The interstitial poems that open, partition, and fasten the book are concentrated detonations of sound-sense. They are not resting points in the book so much as an opportunity for the reader to reorient oneself through the playful sonic pleasures of poetry. An opportunity for grounding, deepening, preparing the reader for the next imminent music.

The third long poem is “Phosphorus,” a multivalent text that tests the verticality of personal myth, loneliness, and hero’s journey — all under the guise of starlight recast as the presence of the planet Venus. The poet plumbs “spectacular confluences of historic possibilities” and chosen mythologies. He sprints towards the query: “ . . . what if/Sound was a metaphor for something past it” and innovates the container of his language even in order to express the puzzle of aspirations. Interspersed between the five-line stanzas, blocks of text that are four-letters-thick trundle down the page in a formidable column. Such gestures are monoliths to be deciphered, almost as though creating the meaning of a new constellation in a sky of a million stars drawn together.  Orpheus and his song composed prone, projected into the earth, figure prominently in this poem as a counterpose to the celestial rumination. Ali entreats Orpheus’s “actual syllables” in the hopes of understanding the material reality of the figure’s passage into the underworld.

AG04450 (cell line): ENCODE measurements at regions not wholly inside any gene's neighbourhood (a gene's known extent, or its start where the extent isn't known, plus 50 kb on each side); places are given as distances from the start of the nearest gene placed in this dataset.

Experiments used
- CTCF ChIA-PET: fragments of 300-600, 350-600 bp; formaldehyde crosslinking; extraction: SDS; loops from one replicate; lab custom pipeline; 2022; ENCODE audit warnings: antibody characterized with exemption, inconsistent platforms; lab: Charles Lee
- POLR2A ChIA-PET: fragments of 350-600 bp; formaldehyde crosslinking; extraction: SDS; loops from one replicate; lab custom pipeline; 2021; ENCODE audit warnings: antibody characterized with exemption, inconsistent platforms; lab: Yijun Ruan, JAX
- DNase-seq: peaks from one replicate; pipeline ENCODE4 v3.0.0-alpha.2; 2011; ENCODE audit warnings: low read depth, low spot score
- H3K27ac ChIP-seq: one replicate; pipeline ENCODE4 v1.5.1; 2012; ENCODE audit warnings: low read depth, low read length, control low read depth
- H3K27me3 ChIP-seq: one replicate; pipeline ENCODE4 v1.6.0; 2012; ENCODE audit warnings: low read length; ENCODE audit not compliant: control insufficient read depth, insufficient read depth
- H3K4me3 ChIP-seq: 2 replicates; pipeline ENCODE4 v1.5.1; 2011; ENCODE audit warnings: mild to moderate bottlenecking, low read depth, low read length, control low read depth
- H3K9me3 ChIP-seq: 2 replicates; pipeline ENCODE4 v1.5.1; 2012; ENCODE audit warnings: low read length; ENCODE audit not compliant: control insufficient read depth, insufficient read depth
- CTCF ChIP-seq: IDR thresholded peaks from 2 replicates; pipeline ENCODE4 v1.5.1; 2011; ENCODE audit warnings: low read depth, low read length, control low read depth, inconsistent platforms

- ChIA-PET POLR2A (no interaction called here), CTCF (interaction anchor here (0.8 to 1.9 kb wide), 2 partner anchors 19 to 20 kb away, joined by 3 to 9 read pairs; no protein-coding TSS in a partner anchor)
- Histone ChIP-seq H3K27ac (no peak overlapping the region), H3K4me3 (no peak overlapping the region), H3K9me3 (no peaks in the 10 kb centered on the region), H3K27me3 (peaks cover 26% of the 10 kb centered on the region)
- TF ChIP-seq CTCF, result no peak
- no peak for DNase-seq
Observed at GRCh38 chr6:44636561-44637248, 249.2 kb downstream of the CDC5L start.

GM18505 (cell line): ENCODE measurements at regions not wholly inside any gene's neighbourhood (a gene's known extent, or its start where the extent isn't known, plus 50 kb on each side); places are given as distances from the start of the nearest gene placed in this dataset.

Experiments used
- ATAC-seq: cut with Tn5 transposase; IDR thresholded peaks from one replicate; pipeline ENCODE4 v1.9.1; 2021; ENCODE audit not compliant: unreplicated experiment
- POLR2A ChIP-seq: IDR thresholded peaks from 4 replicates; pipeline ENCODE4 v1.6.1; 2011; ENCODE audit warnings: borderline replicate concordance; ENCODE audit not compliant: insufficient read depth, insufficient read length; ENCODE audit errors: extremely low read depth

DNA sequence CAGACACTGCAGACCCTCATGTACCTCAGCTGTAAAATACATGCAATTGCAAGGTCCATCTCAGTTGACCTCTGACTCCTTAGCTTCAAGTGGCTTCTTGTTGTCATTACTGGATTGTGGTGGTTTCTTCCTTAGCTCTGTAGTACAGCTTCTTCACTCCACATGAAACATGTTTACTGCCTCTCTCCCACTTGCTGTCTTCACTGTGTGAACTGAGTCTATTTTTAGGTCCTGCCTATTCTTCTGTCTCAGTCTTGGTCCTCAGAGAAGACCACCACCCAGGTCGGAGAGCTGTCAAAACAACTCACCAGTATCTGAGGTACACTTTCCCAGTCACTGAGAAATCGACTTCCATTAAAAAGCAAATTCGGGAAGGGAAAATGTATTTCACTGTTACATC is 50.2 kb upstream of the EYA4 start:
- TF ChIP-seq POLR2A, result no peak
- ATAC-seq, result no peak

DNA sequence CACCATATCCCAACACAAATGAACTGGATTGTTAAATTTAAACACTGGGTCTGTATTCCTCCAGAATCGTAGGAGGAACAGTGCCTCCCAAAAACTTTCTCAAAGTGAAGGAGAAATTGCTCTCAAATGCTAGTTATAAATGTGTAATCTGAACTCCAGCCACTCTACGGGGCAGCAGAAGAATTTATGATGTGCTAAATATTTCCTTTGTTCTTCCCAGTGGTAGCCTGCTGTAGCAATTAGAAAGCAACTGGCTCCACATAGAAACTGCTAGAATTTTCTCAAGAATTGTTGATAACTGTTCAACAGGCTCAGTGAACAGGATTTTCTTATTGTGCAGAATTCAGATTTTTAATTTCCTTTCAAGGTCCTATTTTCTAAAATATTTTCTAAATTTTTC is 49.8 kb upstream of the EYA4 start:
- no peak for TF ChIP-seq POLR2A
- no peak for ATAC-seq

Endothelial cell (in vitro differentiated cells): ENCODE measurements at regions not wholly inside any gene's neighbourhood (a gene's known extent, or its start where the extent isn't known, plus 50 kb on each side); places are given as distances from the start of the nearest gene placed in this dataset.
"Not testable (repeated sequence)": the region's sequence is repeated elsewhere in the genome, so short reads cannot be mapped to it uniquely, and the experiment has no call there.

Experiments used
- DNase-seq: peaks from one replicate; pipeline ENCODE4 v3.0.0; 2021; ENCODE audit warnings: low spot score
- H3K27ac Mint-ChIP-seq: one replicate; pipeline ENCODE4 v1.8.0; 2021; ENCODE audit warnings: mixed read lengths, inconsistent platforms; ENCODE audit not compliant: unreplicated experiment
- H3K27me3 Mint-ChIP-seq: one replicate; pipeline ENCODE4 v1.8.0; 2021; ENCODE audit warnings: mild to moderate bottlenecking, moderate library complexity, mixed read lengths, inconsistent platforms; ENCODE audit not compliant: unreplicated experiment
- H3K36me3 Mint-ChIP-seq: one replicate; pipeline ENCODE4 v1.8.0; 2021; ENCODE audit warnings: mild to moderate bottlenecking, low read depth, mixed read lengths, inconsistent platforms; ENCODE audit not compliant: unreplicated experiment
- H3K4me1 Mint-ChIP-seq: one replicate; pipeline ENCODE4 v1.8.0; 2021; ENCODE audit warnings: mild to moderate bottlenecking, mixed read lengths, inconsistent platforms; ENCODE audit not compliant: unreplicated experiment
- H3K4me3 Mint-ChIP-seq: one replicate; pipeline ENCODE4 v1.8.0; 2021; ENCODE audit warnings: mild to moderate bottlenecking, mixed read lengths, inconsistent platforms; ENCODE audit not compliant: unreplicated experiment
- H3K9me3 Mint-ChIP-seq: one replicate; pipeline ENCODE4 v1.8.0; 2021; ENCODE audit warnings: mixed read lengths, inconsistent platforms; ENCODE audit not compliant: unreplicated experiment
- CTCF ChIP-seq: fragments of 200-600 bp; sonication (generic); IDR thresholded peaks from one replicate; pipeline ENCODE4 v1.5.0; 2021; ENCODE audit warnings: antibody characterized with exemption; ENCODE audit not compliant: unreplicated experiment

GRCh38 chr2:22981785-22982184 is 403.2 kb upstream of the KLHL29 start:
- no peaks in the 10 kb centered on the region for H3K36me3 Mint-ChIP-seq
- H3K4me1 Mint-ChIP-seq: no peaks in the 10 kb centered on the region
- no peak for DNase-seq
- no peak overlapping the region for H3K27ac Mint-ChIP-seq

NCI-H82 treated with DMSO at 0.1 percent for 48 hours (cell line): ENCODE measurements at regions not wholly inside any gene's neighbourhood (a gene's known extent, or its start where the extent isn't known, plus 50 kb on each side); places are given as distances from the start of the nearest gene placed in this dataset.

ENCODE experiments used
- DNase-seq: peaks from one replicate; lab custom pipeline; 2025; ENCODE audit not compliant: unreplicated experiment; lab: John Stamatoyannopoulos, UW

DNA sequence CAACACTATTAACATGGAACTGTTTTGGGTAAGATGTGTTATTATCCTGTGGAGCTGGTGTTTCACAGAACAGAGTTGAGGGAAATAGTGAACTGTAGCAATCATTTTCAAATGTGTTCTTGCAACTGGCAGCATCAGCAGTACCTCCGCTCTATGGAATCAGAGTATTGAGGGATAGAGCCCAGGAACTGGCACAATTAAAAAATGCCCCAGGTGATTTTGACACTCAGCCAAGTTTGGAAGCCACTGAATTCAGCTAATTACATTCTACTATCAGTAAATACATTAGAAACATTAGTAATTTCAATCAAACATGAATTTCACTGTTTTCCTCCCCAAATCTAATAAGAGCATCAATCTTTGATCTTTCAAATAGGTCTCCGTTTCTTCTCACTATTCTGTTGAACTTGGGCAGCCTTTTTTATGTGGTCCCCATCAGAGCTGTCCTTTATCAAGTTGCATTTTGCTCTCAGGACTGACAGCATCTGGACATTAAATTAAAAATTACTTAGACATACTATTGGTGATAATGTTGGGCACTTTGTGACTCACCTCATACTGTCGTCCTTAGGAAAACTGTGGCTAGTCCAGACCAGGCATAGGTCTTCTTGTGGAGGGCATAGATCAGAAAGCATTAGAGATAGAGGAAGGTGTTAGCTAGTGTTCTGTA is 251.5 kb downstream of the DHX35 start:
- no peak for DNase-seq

A poetics invested in spirit, Ali’s invocation of silence is not neutral. It emanates from what T.S. Eliot called “third voice,” dramatic persona that enables speech beyond the personal. It is grief-specific, opening up and outward, and indebted to the physiological mislay of Sheila Chandra’s music ruined as though by burning. Her legacy gives way to an audacity in this collection, as time swifts before and after injury and percusses a spiritual plane. These poems acknowledge how the voice is an instrument that can ignite itself, and yet they insist upon speech. The edge of devotion in trust is a match head.

In the final utterances of the book, the poet’s coursing agency comes to a head. In the last poem: “Wrong star I chose / To sail under alone” an insistence to navigate one’s life on one’s own terms, folding in all the re-scripted intelligences and creative counsel, delivers the reader into an aura of intimate buzzing. For we ultimately choose “Which question / Needs answer.”

Sara Ellen Fowler is a writer and artist living in Los Angeles, CA. Her work has appeared in The Offing, X-TRA Contemporary Art Quarterly, Hysteria, and Office Hours Los Angeles. She holds a BFA in Sculpture from Art Center College of Design and is an MFA candidate in Poetry at UC Riverside.